Florida school districts learned Wednesday that the release of individual school grades will be delayed so that a second company can audit FCAT scores that some superintendents have flagged as suspicious.
It is unclear how long the grades will be delayed. Also unclear Wednesday was whether the review also will delay the release of Florida Comprehensive Assessment Test scores to individual students. Local school officials hope to learn more in a conference call with state education leaders scheduled for today.
News of a second auditor came a day after local school leaders blasted the state for hiring a company called HumRRO to do the job.
HumRRO, based in Virginia, is a subcontractor for NCS Pearson, the testing giant in charge of scoring the test in the first place. Several school superintendents see it as a conflict of interest.
"We absolutely are concerned about that," Hillsborough superintendent MaryEllen Elia said Tuesday. "Our whole purpose in asking for a third-party review is that it's not someone who has an allegiance to anybody."
State officials responded by saying that they saw no conflict but sought another auditor in order to make the process fully accurate and transparent.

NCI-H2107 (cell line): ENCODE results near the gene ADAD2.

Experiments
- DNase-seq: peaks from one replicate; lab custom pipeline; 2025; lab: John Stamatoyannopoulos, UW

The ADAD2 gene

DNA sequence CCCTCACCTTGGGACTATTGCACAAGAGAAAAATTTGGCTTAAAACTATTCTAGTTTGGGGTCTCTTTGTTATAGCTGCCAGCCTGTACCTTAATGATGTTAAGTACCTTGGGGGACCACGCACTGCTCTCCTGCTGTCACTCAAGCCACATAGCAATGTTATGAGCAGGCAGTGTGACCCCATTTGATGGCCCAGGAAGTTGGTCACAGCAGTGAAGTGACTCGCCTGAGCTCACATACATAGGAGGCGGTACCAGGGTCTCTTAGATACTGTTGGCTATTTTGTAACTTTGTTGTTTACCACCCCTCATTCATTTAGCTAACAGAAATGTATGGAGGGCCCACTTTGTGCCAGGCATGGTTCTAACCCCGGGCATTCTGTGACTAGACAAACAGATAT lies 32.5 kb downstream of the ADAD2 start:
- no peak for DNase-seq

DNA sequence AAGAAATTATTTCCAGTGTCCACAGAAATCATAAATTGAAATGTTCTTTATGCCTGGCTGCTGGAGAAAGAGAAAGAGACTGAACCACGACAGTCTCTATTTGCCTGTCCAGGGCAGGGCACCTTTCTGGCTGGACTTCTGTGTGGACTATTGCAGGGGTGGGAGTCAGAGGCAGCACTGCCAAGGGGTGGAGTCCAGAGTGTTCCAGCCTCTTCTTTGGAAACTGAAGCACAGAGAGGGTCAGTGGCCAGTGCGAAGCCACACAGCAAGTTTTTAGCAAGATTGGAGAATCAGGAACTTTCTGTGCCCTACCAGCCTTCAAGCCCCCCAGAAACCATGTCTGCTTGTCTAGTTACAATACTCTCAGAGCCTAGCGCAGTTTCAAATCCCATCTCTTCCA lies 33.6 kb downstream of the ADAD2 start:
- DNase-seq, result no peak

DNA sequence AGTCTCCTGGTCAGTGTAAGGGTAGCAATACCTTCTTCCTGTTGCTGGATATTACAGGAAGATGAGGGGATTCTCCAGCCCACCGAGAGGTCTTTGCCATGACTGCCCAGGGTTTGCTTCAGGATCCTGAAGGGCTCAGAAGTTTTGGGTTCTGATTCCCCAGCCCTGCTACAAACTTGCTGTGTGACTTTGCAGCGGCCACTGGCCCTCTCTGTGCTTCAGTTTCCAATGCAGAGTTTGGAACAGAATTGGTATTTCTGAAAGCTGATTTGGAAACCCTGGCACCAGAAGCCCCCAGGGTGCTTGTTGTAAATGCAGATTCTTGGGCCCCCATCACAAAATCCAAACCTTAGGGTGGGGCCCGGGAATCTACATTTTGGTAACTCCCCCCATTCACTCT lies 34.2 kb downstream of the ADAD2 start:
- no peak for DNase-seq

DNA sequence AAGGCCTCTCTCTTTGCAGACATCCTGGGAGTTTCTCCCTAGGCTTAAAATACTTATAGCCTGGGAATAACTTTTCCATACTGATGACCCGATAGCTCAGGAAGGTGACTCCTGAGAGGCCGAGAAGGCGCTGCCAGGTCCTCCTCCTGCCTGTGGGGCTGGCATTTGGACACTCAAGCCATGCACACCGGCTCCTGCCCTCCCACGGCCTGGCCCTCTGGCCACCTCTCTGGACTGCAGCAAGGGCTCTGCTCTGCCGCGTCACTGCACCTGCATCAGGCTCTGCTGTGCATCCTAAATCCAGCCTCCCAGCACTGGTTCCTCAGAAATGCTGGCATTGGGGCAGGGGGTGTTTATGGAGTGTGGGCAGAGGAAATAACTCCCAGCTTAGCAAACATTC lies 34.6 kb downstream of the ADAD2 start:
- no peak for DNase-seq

Wednesday, state Department of Education officials said they have hired the National Center for the Improvement of Educational Assessment, also called the Center for Assessment, as an additional reviewer of the results.
The New Hampshire-based Center for Assessment will be reviewing the test design, scaling and equating of the FCAT, with a particular focus on Grades 3, 4, and 5 reading and mathematics for 2007 through 2010, according to a website the Education Department created.
"The search for both HumRRO and the Center for Assessment began as soon as the initial concerns were raised by districts and we are confident they will provide independent, unbiased feedback related to our assessment and accountability processes," spokesman Tom Butler said in an e-mail to the St. Petersburg Times on Wednesday afternoon.
Pinellas superintendent Julie Janssen said the state's decision to hire another company was necessary.
"I think it's a smart move," she said Wednesday night. "We want to make sure that this is truly clear of bias."
Janssen expressed doubts about the accuracy of the test results, which school leaders said had fallen statewide by statistically improbable margins.
In Pinellas, officials estimated that if the current test scores stand, 22 elementary schools will be penalized a letter grade for failing to make enough progress among their lowest-performing students, compared to three schools last year.
FCAT scores help determine student placement, school grades and millions of dollars in state funding.
Janssen said the delay is worth the wait.
"It's pretty tense right now," Janssen said. "It's really important to make sure these scores are accurate."
Kameel Stanley can be reached at email@example.com or (727) 893-8643.